Now, ten plus years later, I am fortunate to work for and lead one of the most renowned and prestigious Whisky brands in the world.. What was once an accident now feels like my destiny. The talent and skill that goes into the whisky-making process is what inspired me to come back and live and breathe those brands as if they were my own. It gave me a deep understanding and appreciation of an industry that although quite large, still has an incredible amount of handmade qualities and a specific and meticulous craft I have not seen in any other industry before. Of course, my journey has not been without challenges, but those obstacles have only continued to light my passion for the industry.

The good news is, we're on the right track. When you look at how many females hold roles in the spirits industry today compared to what it looked like 15 years ago, there has been a significant increase in both the number of women working and the types of roles women are hired for. From whisky makers and distillers to brand ambassadors and brand marketers, we're seeing more women in positions of influence and more spirits companies willing to stand up and provide a platform for women to make an impact. Many would likely be surprised to learn that one of our team's Whisky Makers is a woman. They might even be more surprised to learn that women, with a heightened sense of smell compared to our male counterparts, might actually be a better fit for the role! We're nowhere near equality, but the numbers are certainly improving.

It was recently reported by the Distilled Spirits Council that women today represent a large percentage of whisky drinkers and that has helped drive U.S. sales of distilled spirits to a record high in 2017. Today, women represent about 37% of the whisky drinkers in the United States, which is a large increase compared to the 1990s when a mere 15% of whisky drinkers were women. As for what's causing this change? I believe it's a mix of the acceptance of women to hold roles within the spirits industry partnered with thoughtful programs and initiatives to engage with female consumers.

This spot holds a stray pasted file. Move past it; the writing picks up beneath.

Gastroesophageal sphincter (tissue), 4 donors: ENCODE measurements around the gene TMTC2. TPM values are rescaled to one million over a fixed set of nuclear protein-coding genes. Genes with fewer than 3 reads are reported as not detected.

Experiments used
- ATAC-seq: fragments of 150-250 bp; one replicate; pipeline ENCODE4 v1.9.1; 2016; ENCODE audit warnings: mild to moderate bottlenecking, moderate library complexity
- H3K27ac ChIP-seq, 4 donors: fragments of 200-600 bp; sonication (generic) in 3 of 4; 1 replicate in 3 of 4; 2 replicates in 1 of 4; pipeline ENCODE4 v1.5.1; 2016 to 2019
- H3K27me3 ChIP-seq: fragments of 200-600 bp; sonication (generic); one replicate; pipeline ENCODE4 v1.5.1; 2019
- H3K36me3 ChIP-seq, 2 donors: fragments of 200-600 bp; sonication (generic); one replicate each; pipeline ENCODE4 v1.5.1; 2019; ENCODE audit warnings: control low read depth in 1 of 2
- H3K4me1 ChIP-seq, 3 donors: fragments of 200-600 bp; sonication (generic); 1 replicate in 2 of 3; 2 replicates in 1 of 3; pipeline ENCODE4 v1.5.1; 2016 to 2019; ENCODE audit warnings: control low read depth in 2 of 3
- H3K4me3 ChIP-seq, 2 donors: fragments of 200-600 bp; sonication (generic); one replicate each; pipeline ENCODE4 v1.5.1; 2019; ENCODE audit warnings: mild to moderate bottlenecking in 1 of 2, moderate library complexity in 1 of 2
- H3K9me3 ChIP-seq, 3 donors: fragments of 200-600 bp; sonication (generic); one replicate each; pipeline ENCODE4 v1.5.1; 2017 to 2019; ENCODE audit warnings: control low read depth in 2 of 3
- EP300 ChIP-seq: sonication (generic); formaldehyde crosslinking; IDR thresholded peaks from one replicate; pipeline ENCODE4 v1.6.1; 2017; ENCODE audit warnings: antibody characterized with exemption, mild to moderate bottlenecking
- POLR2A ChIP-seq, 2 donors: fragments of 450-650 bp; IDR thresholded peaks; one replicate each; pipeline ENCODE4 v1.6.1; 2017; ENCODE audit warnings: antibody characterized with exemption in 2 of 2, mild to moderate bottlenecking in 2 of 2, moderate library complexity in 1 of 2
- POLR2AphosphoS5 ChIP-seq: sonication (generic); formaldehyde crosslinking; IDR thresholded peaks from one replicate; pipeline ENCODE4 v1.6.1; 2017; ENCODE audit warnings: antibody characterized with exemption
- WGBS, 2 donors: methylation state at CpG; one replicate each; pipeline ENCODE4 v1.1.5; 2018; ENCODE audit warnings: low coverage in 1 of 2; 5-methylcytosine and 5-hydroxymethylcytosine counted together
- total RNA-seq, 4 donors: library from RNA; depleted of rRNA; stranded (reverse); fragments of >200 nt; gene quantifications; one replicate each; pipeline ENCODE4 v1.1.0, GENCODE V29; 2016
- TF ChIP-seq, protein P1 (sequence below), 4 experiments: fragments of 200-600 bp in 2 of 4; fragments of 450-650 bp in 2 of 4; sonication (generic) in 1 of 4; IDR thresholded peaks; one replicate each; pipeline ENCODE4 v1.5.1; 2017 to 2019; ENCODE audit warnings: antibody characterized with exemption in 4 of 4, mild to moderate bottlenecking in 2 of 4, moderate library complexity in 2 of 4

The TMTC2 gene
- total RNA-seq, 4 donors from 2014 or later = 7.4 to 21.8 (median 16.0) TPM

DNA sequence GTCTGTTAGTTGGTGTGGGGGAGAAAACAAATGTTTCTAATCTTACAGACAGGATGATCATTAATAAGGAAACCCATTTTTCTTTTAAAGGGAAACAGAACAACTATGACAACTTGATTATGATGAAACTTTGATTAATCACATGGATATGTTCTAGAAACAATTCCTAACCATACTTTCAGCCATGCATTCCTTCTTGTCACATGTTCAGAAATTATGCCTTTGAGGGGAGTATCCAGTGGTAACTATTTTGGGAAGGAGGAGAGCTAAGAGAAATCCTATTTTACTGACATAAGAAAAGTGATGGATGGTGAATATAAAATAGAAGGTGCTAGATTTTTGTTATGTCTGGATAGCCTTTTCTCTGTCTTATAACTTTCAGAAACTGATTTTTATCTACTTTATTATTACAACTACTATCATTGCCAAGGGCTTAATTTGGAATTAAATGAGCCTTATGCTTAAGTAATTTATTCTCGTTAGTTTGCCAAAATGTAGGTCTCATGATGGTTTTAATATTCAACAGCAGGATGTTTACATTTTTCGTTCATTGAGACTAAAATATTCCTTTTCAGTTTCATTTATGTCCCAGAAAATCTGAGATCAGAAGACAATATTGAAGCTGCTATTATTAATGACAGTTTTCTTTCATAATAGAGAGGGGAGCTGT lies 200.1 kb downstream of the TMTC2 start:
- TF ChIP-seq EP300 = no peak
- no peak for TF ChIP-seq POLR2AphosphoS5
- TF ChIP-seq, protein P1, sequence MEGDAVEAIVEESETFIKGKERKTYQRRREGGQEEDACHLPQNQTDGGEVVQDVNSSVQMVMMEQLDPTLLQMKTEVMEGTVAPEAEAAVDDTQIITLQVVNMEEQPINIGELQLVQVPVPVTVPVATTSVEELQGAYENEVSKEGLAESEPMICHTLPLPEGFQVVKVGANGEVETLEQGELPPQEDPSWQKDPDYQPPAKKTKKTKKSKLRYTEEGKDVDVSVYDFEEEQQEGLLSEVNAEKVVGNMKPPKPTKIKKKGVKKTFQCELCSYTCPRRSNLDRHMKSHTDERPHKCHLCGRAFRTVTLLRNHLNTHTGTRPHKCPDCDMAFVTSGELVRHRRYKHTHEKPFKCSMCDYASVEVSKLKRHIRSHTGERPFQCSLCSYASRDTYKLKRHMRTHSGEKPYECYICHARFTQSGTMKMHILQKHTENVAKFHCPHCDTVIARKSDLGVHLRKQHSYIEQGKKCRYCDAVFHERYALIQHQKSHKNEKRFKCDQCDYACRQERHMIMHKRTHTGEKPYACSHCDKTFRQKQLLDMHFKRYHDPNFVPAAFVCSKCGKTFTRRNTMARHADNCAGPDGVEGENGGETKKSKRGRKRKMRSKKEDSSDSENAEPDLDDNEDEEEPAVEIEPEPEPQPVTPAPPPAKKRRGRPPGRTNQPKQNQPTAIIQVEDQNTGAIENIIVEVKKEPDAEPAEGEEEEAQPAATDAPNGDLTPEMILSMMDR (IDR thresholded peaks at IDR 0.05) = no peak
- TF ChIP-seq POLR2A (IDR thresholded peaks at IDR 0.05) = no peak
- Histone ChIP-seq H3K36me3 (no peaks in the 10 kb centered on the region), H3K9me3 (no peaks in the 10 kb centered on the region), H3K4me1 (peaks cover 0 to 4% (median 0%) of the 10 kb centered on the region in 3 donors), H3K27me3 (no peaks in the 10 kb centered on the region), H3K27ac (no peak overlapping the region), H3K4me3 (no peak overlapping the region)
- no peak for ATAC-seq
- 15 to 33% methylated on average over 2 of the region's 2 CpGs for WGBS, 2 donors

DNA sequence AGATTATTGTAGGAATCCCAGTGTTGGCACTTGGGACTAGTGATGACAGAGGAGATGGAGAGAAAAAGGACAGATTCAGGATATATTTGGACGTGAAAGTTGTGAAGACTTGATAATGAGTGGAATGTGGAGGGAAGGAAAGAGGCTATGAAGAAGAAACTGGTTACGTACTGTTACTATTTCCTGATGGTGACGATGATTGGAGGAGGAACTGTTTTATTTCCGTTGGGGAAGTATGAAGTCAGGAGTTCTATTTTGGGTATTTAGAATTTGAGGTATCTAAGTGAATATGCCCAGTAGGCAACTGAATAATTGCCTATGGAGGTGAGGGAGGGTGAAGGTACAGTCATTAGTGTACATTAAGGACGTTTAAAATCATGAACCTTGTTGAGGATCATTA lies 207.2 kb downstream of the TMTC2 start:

While whisky was previously known for being a man's drink, reserved for after-dinner cigars behind closed doors, it is now out in the open and accessible for women to learn about and enjoy too.

What was once subculture is now becoming the norm and women are really breaking through and grabbing coveted roles in the spirits business. That said, it's up to the industry as a whole to continue to push it forward. When you work for a company that values diversity, you're afforded the opportunity to be who you are and let that benefit your business. Working under the model that the best brand initiatives come from passionate groups of people with diverse backgrounds, we are able to offer different points of view and challenge our full team to bring their best work forward, which in turn creates better experiences for our audience. We must continue to diversify the industry and break against the status quo if we really want to continue evolving.

While we've made great strides as an industry, there is still a lot of work to be done. To make a change and finally achieve gender equality in the workplace, both men and women need to stand behind the cause as we are better collectively as a balanced industry. We have proved that we have the ability to not only meet the bar, but to also raise it - now we just need everyone else to catch up.